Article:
“A grand slam adds wireless to the occasion,” notes Medved, who overhears consumers saying, “Give me one bill – for video, voice, service and Internet. Throw in wireless and I’ll be happier.”

According to Medved, Israeli companies such as set-top box manufacturer Softier are on the cutting edge of making Video Internet Protocol (VIP) a reality for mass-IPTV consumption.

“The same thing that happened with using transmitting voice technology [Skype] is now happening with videos and movies. You’ll be able to sit with a remote on your couch – and you think having 500 channels to choose from is something, well, think of the Internet on TV.”

Everything’s going to change, forecasts Medved and the emergence of services such as TiVo is only a glimpse of what will be, he adds.

Eatamar Drory, founder and CTO of Israeli set-top box manufacturer Softier comments. “Everyone knows what Skype is. Now we are moving into the area of transporting video over the net: IPTV. Israel is leading the way and generating leaders. A lot of the big guys are in Silicon Valley,” says Drory, whose company also keeps headquarters in the famous technology hotbed.

“Israel happens to be a highly concentrated area for companies in IPTV and this field is divided into three areas: telcos, webcos and consumers,” says Drory.

Softier manufactures set-top boxes, addressing telcos and webcos. “With our box, a client can operate it in download or streaming mode.”

“IPTV is happening in Italy, Hong Kong, and the US with TiVo. The number of users today is in the lower millions but it is growing rapidly,” Drory points out, while forecasting that company sales will climb exponentially in the coming years. Sales currently are doubling every quarter.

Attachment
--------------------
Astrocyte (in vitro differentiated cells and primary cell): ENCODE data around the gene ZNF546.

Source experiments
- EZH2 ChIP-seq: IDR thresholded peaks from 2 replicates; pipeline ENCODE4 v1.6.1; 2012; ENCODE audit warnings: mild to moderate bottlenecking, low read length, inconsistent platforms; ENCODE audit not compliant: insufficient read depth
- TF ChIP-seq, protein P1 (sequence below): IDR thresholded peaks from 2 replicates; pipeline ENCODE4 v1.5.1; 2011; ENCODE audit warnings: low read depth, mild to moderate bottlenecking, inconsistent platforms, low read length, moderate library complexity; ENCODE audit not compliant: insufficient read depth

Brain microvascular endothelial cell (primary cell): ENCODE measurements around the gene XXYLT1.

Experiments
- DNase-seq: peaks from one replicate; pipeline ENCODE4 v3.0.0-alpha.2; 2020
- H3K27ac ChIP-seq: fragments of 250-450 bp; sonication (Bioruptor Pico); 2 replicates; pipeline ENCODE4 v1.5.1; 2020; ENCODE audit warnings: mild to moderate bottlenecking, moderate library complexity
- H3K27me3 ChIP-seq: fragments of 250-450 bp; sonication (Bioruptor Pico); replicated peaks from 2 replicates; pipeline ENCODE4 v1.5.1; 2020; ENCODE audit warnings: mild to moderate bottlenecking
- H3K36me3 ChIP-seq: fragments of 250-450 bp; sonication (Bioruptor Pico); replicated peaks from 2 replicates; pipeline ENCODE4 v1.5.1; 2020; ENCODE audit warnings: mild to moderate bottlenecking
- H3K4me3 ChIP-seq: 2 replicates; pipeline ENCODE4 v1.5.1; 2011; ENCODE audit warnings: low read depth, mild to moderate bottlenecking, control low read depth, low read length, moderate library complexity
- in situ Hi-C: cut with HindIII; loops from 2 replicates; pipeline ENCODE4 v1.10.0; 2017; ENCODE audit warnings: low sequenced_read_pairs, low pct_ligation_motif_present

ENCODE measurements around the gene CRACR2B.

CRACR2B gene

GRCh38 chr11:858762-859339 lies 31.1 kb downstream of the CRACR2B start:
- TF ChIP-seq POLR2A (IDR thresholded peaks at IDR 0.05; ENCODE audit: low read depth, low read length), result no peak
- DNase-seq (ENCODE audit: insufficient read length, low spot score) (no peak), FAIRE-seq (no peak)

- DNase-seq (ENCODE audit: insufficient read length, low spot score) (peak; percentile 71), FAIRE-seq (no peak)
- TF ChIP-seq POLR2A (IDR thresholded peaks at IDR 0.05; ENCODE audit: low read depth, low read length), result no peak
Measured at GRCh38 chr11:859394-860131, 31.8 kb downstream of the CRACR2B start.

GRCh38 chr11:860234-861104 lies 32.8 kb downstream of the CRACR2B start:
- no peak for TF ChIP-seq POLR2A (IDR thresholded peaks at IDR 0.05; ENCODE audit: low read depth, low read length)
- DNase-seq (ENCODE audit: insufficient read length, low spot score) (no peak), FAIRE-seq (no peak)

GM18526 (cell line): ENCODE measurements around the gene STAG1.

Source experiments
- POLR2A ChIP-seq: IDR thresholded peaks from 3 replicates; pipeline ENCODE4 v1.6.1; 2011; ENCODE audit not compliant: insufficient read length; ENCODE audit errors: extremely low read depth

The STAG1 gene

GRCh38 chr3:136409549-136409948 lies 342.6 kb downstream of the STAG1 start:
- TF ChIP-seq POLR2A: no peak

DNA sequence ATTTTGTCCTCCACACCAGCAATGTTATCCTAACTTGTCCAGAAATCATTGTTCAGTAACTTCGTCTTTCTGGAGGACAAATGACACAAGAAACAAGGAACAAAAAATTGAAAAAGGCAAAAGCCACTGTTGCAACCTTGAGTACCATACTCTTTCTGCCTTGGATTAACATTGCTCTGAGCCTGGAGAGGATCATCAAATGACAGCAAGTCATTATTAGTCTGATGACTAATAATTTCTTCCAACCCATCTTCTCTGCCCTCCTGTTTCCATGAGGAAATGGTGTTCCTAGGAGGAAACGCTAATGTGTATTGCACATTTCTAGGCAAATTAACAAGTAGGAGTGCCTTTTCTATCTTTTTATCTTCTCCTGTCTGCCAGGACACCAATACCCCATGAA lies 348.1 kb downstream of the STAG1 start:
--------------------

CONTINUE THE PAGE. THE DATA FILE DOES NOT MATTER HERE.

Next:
Softier’s set-top box has a browser, like Explorer in a PC, where it points a device to a particular site on the Internet.

Softier partners include Texas Instruments, Microsoft, and Israeli companies Orca, Infogate and Israel’s latest rising star- BitBand.

For the second year running, BitBand has won the Red Herring100 Europe, of which 16 Israeli companies were mentioned; its customers include Comcast, Cablevision, Qwest Broadband, and Time Warner Cable, among others.

“We were voted as a company that will change the world,” says Ervin Leibovici CEO of Bitband. “Red Herring sees IPTV as a significant emerging market which will revolutionize the way we consume entertainment. Content providers are pushing services: NBC, Disney and CBC are proactively giving access over the net because they [the networks] understand if you can’t beat them, join them. There is no way to stop [IPTV from happening]. And you can’t sit on your content. It is not going to work.”